Thursday, March 1, 2007

Set Proxy Setting via Group Policy

If a user does not have a mandatory profile set then they cannot connect to the internet. the reason being that the school proxy seetings have not been set. I am trying to do this via group policy.

I have created a test Organisation Unit (OU) with a test group policy and in this

Under User Configuration>Window Settings>Internet Explorer Maintenance>Connection>Proxy Settings I have enabled proxy settings and entered our proxy server and port number.

I have created a user teacher. This user has no fixed profile so on initially logging onto the computer it has a proxy setting of "Automatically Detect Settings"

I have now moved the test computer under the test OU and rebooted a couple of times.

I checked in the event log and the "Application Management" event indiacted that "changes to software installation settings; were applied successfully"

Checked the proxy settings and they had not been set."

I removed another group policy below the test one that was there.

Rebooted again

Strange!! Automatically Detect settings is ticked Use automatic configuration is ticked and has a config file. Proxy Server Settings are set correctly.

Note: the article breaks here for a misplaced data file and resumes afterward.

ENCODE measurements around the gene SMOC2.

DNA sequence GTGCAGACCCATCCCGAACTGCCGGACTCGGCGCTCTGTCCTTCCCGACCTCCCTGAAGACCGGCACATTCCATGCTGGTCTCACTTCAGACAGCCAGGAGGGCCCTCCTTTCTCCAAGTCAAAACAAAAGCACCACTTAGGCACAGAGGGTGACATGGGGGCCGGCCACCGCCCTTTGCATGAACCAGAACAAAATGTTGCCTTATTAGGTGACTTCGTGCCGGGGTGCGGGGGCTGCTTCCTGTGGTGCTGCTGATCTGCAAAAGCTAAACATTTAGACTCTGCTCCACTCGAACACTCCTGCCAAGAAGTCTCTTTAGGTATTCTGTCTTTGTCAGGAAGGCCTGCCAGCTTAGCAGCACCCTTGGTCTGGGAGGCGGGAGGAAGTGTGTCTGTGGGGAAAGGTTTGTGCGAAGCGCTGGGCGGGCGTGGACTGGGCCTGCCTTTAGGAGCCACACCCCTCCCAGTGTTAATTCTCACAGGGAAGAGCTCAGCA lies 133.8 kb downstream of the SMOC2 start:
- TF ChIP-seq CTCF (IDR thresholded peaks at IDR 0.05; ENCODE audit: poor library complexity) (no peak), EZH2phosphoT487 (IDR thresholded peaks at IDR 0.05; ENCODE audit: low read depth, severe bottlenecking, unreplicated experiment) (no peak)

Reboot to confirm

Back to having just Automatically Detect settings ticked. With the previous Strange happeneings
the event viewer had not shown "software settings applied successfully"

Let the troubleshooting begin

Need to know what policy settings are in effect.

Tools that you can use to see what policy is in effect include Resultant Set of Policy and gpresult
You can also get a report on policy from Help and Support Center by following these steps:
1. Click the Start button, and then click Help and Support.
2. Click Support.
3. Under See Also, click Advanced System Information.
4. Under Advanced System Information, click View Group Policy settings applied.
The report includes User name and domain; Computer name and domain; When User Settings and Computer Settings were last applied; Folder redirection details; Logon, logoff, startup and shutdown scripts; Installed software; and Administrative Templates. The report also gives information about Security Settings, and connection and proxy settings for IE Maintenance.

This showed that the last time group policy was applied was Yesterday???

Ok so I refreshed the Group policy by running gpupdate at the command line of the test PC.
It indicated it had succesfully completed.

However the Last time the group policy was updated still showed yesterday. The proxy settings now show nothing. i.e Automatically detect settings is now unset so there has been a change.